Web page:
I hope I am not understood as defending conservatism on its merits. That is a topic for another essay (or series of same). I am claiming that conservatism is a respectable political ideology. It deserves to be taken seriously, not rejected out of hand. Its adherents are no less intelligent, on average, than those of liberalism or any other ideology; nor do they have, by virtue of their values, less of a command of the facts. They do not reject reason; they reject its identification with the liberal's idea of moral progress. The battle is not, therefore, between light and darkness or between progress and regress. It is between two visions of the social world, two conceptions of human nature. It is about the nature and possibility of moral progress, as well as the best means of achieving it (should it turn out to be possible). I hereby call on both liberals and conservatives (indeed, all ideologues) to tone down their rhetoric, to be charitable to views they reject, to stop the personal attacks, and to pay greater attention to facts and logic -- to where we start our reasonings and to how we conduct them. Who knows? If our discourse becomes less militaristic and more friendly, less adversarial and more collegial, we might just learn something from one another. And wouldn't that be curious?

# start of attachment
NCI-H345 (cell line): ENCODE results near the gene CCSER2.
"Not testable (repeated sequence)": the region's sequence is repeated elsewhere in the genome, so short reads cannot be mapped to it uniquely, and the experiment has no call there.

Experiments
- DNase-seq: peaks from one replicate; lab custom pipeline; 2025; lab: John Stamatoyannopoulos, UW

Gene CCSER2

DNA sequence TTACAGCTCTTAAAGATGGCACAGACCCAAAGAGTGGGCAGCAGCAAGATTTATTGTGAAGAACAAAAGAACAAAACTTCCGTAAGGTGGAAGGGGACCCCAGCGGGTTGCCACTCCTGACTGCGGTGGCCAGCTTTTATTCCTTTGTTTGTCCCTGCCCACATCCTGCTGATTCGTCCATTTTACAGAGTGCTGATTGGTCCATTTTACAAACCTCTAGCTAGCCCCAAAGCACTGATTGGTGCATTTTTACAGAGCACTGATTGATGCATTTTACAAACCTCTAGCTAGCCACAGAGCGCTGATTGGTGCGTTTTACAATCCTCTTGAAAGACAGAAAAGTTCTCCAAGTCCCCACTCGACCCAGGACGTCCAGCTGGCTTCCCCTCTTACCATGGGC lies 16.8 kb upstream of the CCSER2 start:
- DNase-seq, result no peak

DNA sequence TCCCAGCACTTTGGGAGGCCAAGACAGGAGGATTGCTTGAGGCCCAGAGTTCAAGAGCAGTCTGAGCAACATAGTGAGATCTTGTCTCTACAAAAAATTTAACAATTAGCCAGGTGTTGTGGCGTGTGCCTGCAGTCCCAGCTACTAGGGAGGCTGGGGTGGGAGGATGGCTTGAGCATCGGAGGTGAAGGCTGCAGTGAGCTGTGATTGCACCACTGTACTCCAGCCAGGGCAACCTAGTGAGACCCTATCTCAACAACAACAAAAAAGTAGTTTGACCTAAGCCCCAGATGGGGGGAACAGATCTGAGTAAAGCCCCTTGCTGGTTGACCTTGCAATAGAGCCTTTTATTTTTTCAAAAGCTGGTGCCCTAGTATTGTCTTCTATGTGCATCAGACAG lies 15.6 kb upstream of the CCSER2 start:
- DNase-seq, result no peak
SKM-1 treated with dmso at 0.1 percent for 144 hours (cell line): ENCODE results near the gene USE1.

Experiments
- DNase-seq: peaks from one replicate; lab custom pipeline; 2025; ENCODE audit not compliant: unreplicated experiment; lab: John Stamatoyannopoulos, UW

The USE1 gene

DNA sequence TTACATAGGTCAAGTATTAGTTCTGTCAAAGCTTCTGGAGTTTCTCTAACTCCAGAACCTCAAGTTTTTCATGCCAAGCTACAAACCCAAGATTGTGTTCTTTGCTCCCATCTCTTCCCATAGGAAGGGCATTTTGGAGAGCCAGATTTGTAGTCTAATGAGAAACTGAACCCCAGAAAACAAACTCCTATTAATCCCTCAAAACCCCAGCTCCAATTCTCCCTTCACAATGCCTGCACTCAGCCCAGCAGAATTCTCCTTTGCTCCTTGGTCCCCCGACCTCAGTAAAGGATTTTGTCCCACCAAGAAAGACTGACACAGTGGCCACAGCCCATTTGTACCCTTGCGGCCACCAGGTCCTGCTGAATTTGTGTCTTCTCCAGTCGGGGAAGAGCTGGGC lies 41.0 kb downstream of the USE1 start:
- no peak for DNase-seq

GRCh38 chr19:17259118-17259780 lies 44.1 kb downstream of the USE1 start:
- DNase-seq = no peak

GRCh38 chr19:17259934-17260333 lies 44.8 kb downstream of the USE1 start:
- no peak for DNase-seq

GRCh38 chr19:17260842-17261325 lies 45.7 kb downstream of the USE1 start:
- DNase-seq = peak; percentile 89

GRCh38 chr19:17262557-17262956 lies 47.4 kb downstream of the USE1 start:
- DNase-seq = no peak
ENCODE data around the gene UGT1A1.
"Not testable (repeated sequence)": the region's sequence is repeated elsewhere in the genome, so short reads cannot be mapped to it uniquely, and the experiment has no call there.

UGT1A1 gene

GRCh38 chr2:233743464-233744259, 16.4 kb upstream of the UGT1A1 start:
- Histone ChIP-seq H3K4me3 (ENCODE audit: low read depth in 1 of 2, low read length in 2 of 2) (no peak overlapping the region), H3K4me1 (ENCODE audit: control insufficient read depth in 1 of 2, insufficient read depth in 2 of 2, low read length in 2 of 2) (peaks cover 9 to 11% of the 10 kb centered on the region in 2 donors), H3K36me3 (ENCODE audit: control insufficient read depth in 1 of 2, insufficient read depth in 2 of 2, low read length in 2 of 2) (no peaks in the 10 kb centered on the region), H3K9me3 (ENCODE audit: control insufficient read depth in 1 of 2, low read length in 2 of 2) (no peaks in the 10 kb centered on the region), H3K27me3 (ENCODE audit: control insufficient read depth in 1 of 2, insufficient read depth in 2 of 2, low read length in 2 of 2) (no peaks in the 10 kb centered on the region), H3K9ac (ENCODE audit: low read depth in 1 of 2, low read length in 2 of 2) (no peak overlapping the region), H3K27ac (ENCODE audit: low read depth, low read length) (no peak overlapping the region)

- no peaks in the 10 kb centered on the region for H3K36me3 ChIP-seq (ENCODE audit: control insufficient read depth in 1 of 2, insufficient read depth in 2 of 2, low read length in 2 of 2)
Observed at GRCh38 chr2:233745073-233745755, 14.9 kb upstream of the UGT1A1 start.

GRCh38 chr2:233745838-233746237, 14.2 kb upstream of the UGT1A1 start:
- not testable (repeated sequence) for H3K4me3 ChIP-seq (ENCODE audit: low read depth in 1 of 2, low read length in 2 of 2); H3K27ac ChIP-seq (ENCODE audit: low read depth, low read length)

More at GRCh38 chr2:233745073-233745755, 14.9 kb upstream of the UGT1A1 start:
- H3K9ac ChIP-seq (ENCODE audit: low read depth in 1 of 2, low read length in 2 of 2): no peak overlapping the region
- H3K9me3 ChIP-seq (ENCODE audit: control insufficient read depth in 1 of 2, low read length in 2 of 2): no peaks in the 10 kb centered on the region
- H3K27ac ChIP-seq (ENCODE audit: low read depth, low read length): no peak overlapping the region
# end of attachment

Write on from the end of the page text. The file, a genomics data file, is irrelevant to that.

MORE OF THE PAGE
Keith Burgess-Jackson, J.D., Ph.D., Associate Professor of Philosophy, Department of Philosophy and Humanities, The University of Texas at Arlington.